The trend for bizarre flavor combinations has extended into the ice cream space. This includes limited-edition novelties created through partnerships pairing corporate owners of food brands with smaller specialty ice cream marketers known for their unusual flavors:
- The latest iteration involves Kraft Macaroni & Cheese, a brand of the Kraft Heinz Company, in a collaboration with Van Leeuwen Ice Cream of Brooklyn, New York. The flavor was released on July 14, National Macaroni & Cheese Day, and sold through Van Leeuwen’s online shop and its physical stores in four states. Supplies had to be replenished after the first batch sold out quickly.
- French’s worked with Coolhaus to produce a limited-edition yellow mustard–flavored ice cream for National Mustard Day in August 2019 that one reviewer described as “blindingly yellow and upsettingly good.” French’s is owned by McCormick & Company.
- Another Coolhaus collaboration, this one with Mondelez’ Ritz brand in September 2020, resulted in a Crackers and Cream flavor featuring Ritz Peanut Butter Cracker Sandwiches in a peanut butter ice cream base. (This example does not seem all that odd in comparison to the others, but it generated a lot of press for its uniqueness at the time.)
- Back in 2018, Davey’s Ice Cream in New York City offered two collaborative flavors with Président Cheese, one incorporating the brand’s Creamy Brie along with roasted garlic and caramel, and the other integrating its Feta with guava curd and spiced pie crust crumble. The first was available at the shop’s Manhattan location and the other at its Brooklyn location, with both available for delivery.
Several brands of beer have also been featured in ice cream partnerships, a combination that might have been considered odd in the past but now seems normal.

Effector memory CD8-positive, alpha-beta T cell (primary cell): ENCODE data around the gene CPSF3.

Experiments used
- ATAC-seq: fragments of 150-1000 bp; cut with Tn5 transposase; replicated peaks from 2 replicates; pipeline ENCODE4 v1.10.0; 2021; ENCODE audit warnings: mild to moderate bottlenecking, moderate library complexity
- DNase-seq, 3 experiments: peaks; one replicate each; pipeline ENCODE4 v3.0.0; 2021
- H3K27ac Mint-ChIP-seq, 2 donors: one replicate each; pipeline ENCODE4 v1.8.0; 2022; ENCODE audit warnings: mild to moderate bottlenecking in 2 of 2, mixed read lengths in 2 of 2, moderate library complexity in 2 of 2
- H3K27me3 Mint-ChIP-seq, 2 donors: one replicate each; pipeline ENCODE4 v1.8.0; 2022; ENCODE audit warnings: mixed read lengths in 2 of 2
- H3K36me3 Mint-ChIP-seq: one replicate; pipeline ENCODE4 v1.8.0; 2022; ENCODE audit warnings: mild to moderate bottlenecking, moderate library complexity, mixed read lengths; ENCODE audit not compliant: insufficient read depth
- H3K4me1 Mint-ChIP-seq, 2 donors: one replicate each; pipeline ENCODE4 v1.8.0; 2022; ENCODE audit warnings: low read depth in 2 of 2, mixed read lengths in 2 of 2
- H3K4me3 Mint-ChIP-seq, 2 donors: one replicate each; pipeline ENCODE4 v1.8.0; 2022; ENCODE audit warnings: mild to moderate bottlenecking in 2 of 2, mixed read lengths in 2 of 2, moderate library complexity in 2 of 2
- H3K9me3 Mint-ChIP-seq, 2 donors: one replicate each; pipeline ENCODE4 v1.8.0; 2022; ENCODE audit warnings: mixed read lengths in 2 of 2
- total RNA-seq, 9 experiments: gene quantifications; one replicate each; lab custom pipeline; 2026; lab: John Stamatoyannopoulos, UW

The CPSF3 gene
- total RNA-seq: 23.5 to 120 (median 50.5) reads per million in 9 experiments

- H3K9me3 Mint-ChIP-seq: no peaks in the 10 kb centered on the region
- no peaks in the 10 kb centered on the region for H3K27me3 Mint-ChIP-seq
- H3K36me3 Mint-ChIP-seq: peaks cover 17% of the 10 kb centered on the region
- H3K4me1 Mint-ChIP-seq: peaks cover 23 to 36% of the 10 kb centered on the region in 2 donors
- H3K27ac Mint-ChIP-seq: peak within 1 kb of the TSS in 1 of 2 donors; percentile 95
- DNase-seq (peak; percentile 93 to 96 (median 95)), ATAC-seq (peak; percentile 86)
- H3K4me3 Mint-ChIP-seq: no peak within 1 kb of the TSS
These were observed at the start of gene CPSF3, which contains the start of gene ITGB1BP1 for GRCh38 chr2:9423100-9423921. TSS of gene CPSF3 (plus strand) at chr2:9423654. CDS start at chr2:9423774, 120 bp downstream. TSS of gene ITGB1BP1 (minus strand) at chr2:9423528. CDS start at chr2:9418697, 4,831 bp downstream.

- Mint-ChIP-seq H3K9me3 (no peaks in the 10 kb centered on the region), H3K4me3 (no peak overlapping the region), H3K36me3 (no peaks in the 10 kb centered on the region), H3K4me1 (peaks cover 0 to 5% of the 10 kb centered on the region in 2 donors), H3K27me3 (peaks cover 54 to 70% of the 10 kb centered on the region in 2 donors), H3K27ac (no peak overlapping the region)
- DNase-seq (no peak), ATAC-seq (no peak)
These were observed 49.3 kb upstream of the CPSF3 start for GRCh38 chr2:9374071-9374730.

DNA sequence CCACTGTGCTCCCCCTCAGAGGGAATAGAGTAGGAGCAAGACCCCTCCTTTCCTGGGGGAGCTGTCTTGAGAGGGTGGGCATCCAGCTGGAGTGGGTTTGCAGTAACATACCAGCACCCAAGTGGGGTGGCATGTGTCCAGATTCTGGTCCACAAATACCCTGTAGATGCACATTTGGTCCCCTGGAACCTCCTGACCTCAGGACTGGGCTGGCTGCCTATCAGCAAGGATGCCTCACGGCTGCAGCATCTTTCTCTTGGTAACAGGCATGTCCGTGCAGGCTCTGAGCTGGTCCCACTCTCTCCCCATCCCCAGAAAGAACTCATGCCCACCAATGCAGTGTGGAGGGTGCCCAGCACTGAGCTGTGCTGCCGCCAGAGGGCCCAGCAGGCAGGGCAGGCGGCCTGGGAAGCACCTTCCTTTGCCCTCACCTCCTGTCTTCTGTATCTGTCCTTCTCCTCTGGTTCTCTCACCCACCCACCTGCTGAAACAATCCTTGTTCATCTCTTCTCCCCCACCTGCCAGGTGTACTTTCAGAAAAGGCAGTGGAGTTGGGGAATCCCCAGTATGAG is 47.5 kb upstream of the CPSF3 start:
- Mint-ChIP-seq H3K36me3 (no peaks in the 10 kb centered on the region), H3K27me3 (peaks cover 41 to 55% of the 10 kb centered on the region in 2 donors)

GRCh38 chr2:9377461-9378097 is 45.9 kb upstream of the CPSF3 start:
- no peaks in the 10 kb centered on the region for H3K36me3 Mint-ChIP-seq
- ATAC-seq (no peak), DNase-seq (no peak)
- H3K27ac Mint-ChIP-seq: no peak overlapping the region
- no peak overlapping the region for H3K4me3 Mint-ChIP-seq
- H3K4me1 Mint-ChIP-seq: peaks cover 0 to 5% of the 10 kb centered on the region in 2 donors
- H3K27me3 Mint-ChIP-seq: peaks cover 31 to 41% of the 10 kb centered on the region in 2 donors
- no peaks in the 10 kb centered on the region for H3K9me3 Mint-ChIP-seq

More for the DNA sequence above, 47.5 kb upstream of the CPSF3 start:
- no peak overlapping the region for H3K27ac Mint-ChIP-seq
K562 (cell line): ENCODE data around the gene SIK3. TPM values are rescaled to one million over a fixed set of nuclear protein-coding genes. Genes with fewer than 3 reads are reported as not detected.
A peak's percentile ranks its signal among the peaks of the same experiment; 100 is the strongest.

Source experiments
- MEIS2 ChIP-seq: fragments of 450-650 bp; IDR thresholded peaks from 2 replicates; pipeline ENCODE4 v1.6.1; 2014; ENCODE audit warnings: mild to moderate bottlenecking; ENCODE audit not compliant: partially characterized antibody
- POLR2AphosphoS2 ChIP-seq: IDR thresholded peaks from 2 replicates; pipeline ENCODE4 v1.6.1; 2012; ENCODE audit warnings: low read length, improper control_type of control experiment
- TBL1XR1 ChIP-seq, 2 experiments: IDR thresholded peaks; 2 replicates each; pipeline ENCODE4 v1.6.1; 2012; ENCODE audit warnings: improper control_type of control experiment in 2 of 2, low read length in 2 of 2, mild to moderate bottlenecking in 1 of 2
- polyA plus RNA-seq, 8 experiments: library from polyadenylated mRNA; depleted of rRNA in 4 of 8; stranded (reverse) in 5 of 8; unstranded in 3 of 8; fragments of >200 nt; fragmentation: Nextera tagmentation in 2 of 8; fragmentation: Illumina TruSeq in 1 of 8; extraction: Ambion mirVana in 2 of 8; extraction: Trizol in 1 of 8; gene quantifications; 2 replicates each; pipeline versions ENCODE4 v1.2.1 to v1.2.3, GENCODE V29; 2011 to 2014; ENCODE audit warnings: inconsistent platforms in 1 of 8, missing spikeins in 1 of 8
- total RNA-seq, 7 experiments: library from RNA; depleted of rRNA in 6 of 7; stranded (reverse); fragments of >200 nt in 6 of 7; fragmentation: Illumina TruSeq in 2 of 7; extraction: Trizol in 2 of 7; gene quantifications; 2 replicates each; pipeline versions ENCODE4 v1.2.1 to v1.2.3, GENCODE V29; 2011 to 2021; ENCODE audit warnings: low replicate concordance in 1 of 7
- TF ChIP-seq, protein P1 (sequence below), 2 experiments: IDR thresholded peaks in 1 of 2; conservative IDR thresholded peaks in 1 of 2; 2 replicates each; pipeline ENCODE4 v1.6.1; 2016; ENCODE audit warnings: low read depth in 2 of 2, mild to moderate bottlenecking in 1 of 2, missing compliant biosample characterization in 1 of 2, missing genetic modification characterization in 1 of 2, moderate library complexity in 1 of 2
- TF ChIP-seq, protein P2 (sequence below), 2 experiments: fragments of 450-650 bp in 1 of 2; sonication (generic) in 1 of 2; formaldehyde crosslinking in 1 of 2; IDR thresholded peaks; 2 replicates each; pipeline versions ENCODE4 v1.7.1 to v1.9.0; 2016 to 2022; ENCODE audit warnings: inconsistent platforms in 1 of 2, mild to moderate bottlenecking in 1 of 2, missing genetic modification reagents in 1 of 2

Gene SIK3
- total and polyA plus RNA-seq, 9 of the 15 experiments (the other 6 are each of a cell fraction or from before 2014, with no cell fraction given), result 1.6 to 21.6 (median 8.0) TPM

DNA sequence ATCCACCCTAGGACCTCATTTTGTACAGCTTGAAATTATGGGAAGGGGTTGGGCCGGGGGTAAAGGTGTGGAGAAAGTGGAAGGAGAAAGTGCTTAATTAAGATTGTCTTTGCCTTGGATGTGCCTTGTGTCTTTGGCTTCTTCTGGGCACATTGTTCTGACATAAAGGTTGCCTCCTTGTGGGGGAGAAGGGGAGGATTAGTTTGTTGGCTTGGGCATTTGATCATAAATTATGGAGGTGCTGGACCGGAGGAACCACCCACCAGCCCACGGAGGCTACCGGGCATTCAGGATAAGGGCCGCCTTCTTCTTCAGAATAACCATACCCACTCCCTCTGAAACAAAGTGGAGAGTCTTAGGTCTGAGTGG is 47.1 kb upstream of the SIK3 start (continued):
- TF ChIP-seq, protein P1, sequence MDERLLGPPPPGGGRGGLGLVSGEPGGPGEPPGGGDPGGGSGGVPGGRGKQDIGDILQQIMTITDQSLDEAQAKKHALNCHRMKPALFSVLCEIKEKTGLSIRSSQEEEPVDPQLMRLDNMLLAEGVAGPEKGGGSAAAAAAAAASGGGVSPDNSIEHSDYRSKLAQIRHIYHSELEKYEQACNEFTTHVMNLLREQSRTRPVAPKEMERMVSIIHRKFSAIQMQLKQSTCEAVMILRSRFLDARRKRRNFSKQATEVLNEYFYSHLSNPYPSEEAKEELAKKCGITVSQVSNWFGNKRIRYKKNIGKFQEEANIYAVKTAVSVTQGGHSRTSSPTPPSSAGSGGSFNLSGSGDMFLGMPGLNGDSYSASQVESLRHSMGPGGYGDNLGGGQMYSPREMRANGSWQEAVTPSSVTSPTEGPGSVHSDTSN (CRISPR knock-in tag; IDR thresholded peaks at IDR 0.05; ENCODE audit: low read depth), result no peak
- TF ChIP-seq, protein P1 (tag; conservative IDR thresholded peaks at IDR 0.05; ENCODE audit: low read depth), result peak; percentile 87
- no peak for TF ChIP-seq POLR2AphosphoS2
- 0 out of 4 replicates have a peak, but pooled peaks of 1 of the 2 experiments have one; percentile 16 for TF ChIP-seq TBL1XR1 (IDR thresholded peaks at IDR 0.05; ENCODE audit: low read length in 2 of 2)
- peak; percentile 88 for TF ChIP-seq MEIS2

As indicated by these examples, which have occurred over a span of more than three years, such pairings are still relatively few and far between. They are typically meant to be the central focus of promotional events that spur a conversation around the two partner brands and generate significant publicity. While they often lead to quick sell-outs (generating more media buzz), few turn into ongoing flavor options.
It would not be surprising if more unusual corporate-licensed ice cream collaborations focusing on odd flavor pairings popped up over time. Flavors that have appeared in non-licensed forms include pickle (e.g., at Baskin Robbins in 2020) and tomato-oregano-basil pizza (at Little Baby in Philadelphia, starting in 2017), among many others. And several ice cream makers have taken it upon themselves to use branded ingredients in special-edition flavors. Several Texas ice cream shops used Hot Cheetos as toppings, swirls, or mix-ins in 2020, for example, while Lake Effect Ice Cream in Buffalo launched a chicken wing flavor featuring Frank’s Red Hot as a key ingredient in 2019. All of these efforts could pave the way to future official collaborations.
Note that some of these offbeat-but-real flavors are not that different from the concepts that corporations sometimes throw out into the universe on April Fool’s Day. Press releases marking that holiday have put forth fake concepts ranging from Tapatio Ramen ice cream (in 2020) to a Kentucky Fried Chicken frozen treat (2019).
Flavor-based corporate tie-ins such as these are part of a broader, ongoing trend for corporations of all types to pair with ice cream makers for promotional purposes.